Capturing the Rollerball
Working with an anamorphic lens and varying angles, Steve Mason's cinematography transformed the undulating Rollerball track into a brutal, massive course. He and McTiernan wanted to capture something not seen before, something grittier and as close as possible to the players, but to achieve this took some experimentation. Mason buried lipstick cameras into players' skates and placed cameras on cranes in the bleachers, jutting over the playing field and into the stands. Primarily, he and McTiernan wanted the feel of hand-held cameras, but it was a challenge to get them onto the track and into the game. They fastened a Steadicam to camera operator Mike O'Shea and strapped him to the back of a motorcycle as it spun around the track.
McTiernan adopted an unconventional shooting style during production in that he shot coverage of the games before he shot the traditional masters. In effect, he was the coach, and the cast and crew were the team. Every day, the assistant directors distributed that day's plays, i.e., the shot list to be accomplished. These plays were listed on a board that featured a hand-drawn mock-up of the track, with descriptions and simple drawings illustrating the shot. After about a month of shooting these "pieces," McTiernan treated the cast and crew to a short montage of the shots that his editor John Wright had put together. After all their hard work, they were thrilled with the results.
Mason worked closely with gaffer Mo Flam on lighting the track. Essentially, the track didn't change for the different games - the art department painted it different hues to indicate another location. The lighting underscored various aspects of the games.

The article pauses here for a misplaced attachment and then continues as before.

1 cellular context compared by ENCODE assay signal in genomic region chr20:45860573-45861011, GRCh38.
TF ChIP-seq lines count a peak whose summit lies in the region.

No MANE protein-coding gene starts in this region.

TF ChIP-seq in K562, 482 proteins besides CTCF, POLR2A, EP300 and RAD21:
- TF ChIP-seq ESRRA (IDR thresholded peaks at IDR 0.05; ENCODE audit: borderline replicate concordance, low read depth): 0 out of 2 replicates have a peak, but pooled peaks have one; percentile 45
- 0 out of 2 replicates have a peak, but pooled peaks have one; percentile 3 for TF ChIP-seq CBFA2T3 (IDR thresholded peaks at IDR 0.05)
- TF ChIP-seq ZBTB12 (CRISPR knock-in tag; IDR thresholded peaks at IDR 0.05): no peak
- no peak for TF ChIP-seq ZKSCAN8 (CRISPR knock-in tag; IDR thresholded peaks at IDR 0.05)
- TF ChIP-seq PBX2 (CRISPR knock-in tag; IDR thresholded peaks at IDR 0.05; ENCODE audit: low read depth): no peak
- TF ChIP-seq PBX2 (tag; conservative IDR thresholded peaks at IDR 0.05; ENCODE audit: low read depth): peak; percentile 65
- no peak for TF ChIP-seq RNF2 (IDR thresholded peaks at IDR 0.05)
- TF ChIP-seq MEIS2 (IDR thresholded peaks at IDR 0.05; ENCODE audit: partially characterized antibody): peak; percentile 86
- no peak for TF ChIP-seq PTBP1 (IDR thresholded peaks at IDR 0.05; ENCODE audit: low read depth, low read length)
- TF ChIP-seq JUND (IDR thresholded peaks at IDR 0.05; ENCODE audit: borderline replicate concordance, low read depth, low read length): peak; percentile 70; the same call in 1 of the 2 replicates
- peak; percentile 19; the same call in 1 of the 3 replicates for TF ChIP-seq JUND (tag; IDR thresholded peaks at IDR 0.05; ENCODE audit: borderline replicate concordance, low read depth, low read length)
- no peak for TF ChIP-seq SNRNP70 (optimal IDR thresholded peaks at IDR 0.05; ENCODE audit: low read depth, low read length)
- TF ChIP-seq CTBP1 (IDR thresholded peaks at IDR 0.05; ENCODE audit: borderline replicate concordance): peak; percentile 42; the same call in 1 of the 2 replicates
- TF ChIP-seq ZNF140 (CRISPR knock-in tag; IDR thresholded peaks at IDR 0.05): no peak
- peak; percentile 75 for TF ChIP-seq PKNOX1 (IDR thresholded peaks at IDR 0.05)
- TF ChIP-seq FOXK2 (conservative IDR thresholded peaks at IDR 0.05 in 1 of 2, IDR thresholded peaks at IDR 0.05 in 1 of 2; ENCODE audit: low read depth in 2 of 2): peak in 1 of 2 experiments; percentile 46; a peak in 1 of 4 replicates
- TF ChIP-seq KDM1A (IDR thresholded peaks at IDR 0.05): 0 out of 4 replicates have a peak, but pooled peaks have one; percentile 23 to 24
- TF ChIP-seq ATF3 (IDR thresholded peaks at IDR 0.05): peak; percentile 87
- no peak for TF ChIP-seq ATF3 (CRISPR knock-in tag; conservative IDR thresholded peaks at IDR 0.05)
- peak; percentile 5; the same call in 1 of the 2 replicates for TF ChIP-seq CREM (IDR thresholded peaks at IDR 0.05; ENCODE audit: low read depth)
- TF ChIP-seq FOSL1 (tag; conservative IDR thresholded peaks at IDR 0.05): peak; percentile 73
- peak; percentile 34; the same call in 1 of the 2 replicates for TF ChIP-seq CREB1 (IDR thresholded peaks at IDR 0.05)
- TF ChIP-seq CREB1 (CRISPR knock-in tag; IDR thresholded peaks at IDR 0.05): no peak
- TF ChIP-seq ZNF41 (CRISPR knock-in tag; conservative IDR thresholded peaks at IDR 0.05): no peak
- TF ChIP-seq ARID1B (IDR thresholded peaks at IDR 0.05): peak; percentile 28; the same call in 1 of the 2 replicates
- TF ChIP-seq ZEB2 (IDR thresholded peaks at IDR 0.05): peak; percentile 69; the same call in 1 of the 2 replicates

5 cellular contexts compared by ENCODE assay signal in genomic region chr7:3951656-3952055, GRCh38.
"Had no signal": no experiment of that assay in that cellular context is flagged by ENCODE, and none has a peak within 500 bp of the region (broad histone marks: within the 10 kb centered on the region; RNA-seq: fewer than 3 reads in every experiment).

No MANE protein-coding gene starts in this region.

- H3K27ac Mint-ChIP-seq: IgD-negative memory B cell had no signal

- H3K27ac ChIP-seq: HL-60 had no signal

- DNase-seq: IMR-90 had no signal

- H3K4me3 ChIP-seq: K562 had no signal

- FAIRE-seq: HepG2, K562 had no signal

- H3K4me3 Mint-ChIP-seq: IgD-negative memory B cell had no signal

"We lit the track for three different states, using low lights, spotlights and flickering lights for the pre-game atmosphere to emphasize the players' state of tension. We generally lit the track very brightly and the audience fell away to black, like a rock-and-roll show," Mason says.
In fact, Flam adds, the immense lighting rig his crew erected was modeled on rock-and-roll shows. "It was very theatrical, extravagant lighting with various color schemes," he says. "We used lighting instruments that are fairly atypical for movies, and we used a lot of them."
The track was built on the grounds of a former cement factory, which was a boon for Flam in terms of energy. "Because it was an old factory, we could use the existing power. We had 14 lighting transformers and 16,000 amps of power, which is more than any other Hollywood production I've ever worked on. It would have required 14 generators to sustain that kind of energy."
The sprawling cement factory also became home to team locker rooms, tunnels teaming with eager fans, and a decadent, Dionysian haunt known as Club Galore. This factory complex was located in Blainville, Quebec, a bleak stretch of strip malls and car dealerships about a half hour's drive outside of Montreal. The task of transforming the compound into this strange new world fell to production designer Norman Garwood.